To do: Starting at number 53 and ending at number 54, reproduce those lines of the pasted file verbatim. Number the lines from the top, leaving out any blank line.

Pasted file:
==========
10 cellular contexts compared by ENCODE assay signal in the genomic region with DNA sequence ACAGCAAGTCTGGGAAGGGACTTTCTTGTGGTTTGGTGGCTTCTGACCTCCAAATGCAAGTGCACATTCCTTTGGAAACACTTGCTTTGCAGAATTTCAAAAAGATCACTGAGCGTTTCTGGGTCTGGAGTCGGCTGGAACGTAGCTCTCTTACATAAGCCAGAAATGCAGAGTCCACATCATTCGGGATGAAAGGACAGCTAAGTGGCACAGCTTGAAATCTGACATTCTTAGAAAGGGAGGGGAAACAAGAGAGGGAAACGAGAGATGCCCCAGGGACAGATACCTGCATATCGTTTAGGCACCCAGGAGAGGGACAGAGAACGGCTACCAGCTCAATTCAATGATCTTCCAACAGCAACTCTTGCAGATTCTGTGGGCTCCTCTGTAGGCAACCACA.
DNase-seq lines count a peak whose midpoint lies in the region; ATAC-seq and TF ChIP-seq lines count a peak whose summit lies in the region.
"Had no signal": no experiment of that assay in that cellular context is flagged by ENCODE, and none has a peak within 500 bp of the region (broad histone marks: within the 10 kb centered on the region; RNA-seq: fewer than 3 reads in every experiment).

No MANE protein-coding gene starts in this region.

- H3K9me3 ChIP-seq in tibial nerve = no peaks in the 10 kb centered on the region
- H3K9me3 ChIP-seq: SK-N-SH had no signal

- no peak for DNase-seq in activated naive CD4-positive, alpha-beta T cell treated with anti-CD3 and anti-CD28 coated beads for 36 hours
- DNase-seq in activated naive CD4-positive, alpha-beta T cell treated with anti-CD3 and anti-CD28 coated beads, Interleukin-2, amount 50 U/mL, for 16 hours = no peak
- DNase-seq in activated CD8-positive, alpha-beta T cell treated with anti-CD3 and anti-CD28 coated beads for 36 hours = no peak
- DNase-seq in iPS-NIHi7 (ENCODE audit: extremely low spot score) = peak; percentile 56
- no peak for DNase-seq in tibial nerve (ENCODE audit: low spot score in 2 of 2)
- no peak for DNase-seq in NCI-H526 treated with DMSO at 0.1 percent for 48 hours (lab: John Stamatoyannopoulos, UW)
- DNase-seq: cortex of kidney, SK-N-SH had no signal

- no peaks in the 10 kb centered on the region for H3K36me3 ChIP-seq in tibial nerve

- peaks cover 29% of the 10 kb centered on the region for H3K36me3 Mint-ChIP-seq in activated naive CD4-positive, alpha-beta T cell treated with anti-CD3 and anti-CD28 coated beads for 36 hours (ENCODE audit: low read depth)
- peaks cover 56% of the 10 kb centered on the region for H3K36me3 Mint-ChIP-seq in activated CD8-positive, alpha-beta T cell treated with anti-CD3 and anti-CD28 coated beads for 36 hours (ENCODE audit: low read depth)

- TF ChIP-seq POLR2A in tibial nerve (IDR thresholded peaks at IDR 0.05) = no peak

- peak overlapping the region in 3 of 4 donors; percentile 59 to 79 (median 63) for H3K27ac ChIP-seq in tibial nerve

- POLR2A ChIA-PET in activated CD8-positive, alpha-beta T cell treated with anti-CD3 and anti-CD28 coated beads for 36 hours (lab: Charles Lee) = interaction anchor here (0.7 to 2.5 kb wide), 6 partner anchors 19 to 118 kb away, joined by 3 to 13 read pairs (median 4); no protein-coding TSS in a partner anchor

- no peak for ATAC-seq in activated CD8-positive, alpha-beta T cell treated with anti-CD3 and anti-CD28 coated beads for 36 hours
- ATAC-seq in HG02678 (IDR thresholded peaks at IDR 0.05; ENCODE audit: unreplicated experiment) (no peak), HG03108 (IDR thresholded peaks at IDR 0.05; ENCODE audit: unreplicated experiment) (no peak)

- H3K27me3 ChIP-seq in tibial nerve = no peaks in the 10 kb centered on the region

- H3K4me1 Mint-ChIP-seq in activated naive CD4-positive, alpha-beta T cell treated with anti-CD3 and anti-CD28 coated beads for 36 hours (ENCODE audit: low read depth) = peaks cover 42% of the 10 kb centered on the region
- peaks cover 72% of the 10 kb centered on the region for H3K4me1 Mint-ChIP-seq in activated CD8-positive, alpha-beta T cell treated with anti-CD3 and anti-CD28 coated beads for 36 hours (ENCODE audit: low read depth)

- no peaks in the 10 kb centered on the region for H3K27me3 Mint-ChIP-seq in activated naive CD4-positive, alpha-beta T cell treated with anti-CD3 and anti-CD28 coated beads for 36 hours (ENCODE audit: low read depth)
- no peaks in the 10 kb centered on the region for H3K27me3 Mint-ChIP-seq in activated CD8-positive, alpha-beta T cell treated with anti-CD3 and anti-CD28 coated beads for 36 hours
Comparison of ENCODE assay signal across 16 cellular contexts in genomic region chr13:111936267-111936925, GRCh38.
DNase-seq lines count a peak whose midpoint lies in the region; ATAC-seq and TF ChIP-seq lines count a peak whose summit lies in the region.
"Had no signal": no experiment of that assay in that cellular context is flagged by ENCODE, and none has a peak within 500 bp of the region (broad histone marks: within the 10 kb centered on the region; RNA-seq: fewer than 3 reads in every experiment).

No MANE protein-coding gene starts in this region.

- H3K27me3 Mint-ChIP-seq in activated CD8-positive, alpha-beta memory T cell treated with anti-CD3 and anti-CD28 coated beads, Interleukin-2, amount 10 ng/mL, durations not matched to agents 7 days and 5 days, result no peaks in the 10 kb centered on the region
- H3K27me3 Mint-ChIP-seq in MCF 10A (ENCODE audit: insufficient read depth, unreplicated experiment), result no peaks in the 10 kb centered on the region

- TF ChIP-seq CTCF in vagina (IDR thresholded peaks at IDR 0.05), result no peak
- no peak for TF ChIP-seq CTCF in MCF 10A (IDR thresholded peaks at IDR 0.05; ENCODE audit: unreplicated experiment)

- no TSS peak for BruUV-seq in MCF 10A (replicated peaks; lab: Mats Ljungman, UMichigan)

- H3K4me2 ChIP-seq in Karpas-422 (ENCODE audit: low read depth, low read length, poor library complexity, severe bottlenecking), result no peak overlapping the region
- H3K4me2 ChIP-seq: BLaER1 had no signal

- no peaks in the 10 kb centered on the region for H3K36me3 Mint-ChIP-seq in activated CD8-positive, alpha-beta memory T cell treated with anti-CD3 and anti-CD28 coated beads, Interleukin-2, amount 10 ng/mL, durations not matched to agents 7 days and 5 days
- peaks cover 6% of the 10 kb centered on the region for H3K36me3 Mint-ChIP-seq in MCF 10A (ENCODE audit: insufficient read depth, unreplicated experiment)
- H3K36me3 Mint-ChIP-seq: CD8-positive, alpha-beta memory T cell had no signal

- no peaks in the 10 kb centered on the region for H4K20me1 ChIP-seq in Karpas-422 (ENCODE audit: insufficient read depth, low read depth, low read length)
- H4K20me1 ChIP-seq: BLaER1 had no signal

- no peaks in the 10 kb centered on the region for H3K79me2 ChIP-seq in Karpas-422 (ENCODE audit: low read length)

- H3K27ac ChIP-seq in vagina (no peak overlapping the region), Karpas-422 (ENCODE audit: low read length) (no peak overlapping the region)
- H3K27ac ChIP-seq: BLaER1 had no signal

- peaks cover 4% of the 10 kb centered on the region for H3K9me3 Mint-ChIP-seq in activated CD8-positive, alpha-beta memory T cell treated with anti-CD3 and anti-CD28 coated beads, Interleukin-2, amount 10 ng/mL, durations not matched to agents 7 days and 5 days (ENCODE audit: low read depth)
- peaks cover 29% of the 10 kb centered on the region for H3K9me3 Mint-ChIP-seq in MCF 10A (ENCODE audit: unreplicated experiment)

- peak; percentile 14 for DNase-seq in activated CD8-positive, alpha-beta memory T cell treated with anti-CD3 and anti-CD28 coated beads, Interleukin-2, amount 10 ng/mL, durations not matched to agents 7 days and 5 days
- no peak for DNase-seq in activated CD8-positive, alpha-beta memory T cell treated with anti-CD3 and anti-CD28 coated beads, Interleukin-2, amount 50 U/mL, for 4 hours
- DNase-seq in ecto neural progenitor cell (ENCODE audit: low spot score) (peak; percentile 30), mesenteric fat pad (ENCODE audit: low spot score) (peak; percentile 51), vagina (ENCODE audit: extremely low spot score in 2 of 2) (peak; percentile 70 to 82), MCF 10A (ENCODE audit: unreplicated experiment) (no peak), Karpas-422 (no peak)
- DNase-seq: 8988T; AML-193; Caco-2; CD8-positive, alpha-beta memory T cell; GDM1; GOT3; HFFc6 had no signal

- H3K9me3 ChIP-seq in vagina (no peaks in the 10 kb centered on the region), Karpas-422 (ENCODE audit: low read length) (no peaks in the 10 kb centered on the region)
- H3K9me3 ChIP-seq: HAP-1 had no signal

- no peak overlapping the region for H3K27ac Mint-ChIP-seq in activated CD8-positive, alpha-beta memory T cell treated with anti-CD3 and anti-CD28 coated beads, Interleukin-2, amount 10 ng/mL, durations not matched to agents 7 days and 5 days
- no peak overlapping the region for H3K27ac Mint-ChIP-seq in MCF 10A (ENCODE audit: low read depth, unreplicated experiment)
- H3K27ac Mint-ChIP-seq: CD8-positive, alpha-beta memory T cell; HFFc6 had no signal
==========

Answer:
- H3K9me3 ChIP-seq: HAP-1 had no signal

- no peak overlapping the region for H3K27ac Mint-ChIP-seq in activated CD8-positive, alpha-beta memory T cell treated with anti-CD3 and anti-CD28 coated beads, Interleukin-2, amount 10 ng/mL, durations not matched to agents 7 days and 5 days